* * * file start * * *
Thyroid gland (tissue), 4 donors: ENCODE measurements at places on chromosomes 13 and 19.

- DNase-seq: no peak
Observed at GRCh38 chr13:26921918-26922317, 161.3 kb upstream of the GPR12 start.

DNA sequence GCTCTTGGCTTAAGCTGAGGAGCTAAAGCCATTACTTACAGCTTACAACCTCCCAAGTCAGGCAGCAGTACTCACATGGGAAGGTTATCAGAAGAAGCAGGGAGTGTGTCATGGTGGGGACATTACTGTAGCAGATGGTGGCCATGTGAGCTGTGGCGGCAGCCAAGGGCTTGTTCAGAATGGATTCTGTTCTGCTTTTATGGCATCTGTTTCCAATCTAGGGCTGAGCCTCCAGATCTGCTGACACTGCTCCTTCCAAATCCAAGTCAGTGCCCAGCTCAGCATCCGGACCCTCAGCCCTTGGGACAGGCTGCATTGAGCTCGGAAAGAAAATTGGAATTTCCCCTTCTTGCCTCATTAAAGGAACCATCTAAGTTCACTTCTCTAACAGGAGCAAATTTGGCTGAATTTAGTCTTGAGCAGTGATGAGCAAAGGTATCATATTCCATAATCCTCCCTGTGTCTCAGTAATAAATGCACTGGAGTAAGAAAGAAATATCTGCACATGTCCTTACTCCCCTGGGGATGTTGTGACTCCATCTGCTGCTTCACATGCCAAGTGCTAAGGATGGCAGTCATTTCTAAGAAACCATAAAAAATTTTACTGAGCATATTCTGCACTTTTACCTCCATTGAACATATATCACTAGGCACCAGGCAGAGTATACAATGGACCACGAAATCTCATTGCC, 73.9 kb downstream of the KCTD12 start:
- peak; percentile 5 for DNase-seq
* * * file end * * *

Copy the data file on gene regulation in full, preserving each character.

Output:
Thyroid gland (tissue), 4 donors: ENCODE measurements at places on chromosomes 13 and 19.

- DNase-seq: no peak
Observed at GRCh38 chr13:26921918-26922317, 161.3 kb upstream of the GPR12 start.

DNA sequence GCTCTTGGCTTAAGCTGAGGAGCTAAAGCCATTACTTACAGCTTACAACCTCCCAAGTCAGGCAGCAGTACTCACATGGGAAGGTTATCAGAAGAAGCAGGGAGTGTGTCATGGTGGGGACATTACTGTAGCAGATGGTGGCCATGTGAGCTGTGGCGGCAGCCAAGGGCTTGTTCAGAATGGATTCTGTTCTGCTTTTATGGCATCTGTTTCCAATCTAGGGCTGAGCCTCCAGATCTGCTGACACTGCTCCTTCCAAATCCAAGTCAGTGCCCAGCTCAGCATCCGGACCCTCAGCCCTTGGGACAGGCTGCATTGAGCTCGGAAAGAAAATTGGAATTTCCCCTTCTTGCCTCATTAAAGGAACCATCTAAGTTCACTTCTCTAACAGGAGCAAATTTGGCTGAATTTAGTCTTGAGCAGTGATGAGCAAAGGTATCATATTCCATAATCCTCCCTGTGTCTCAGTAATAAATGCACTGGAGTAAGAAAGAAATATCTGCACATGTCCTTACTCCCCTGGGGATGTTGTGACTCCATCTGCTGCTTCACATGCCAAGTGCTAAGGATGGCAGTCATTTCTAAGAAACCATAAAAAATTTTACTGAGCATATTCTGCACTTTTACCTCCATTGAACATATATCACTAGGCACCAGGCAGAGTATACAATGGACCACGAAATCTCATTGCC, 73.9 kb downstream of the KCTD12 start:
- peak; percentile 5 for DNase-seq